Bizarre. Sort of a Platoon directed by Akira Kurosawa. Or The Mission meets The Revenant. Or maybe Unbroken merges with The Mikado. I assume every film director has a point to make, but darn if I could figure out what Martin Scorsese was up to. It seemed to me he was condemning the role of missionaries – maybe a parable about America in Iraq? – but then why did he make the Japanese such creative torturers? (Each set of Christians got killed in a gruesomely different way.) Or just because we are Christians, were we expected to identify with Andrew Garfield and Adam Driver on their mission to Japan, whatever it was, even though they were hopeless naifs rather than potential game-changers?
The scene where Liam Neeson confronts Garfield was particularly astounding. They didn’t seem to belong in the same movie, and you wished the director had been following Neeson instead of wasting our time with Garfield’s comic-book story (viz., the scene of Garfield and the miscast Driver peeping through the bushes as their flock members were crucified). Was this a meditation on Faith? or Situational Ethics? The burning question was WWJD? Should you renounce your faith if that act will save some peasants’ lives? Or are they better off in Paradise anyway? It’s one thing to give up your life like the martyrs of old, but what if the Inquisitor changes the playbook and starts killing others in your place?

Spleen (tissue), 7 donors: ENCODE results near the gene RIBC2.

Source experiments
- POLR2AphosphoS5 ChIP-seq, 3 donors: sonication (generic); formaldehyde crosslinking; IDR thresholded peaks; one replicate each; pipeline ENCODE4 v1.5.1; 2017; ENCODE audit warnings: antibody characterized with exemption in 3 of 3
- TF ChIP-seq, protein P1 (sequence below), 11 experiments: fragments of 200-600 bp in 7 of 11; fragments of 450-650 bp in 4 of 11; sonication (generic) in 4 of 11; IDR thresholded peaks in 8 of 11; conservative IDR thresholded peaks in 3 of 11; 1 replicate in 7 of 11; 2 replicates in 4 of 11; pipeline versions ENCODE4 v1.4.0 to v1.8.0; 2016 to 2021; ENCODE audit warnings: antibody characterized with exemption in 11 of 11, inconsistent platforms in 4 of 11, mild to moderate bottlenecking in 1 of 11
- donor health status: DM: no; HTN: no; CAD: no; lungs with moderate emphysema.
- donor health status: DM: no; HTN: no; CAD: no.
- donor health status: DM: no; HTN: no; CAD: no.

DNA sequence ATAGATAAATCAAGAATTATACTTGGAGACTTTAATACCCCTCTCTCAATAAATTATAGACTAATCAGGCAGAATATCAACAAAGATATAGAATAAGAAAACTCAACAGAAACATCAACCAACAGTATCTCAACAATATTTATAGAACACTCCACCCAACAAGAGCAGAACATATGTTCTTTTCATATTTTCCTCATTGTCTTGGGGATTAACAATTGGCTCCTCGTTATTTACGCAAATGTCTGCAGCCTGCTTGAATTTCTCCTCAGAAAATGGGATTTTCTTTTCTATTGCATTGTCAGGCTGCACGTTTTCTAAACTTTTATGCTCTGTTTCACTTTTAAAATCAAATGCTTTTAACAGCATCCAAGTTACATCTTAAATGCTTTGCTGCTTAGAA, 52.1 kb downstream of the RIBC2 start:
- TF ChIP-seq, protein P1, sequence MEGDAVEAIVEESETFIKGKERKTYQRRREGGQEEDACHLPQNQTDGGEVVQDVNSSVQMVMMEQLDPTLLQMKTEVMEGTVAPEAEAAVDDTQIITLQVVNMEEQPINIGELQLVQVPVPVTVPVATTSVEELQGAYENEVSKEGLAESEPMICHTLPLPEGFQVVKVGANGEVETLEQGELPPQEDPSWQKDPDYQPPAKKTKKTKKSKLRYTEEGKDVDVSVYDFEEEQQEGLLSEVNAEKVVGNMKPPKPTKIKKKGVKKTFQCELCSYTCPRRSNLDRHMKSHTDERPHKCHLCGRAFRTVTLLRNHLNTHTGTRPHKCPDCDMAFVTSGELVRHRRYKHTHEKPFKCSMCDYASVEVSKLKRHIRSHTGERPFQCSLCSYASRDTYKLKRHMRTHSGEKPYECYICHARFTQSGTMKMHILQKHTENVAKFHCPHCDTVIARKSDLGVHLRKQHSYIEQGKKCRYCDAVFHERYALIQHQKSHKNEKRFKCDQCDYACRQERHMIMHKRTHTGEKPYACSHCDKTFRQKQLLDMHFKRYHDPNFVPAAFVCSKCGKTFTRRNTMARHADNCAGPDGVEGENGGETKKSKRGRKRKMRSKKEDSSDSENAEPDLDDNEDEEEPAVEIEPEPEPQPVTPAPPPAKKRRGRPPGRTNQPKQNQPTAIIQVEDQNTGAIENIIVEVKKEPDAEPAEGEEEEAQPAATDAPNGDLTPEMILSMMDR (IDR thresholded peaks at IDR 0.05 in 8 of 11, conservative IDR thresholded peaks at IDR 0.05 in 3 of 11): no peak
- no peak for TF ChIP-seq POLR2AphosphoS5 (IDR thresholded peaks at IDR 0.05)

The underlying problem here is the emptiness of the Faith that Garfield is embodying. There is nothing to suggest it is in any way superior to the Buddhism (unexplained) that the Japanese prefer. In the few theological discussions presented, it seemed to me that the Inquisitor and the Neeson character had the better argument. A system of worship that grows out of a people’s culture is surely more efficacious than one imposed from an alien world. Garfield’s inability to reason, his total reliance on dogma, made him less interesting and made the movie worth watching mainly for its cinematography.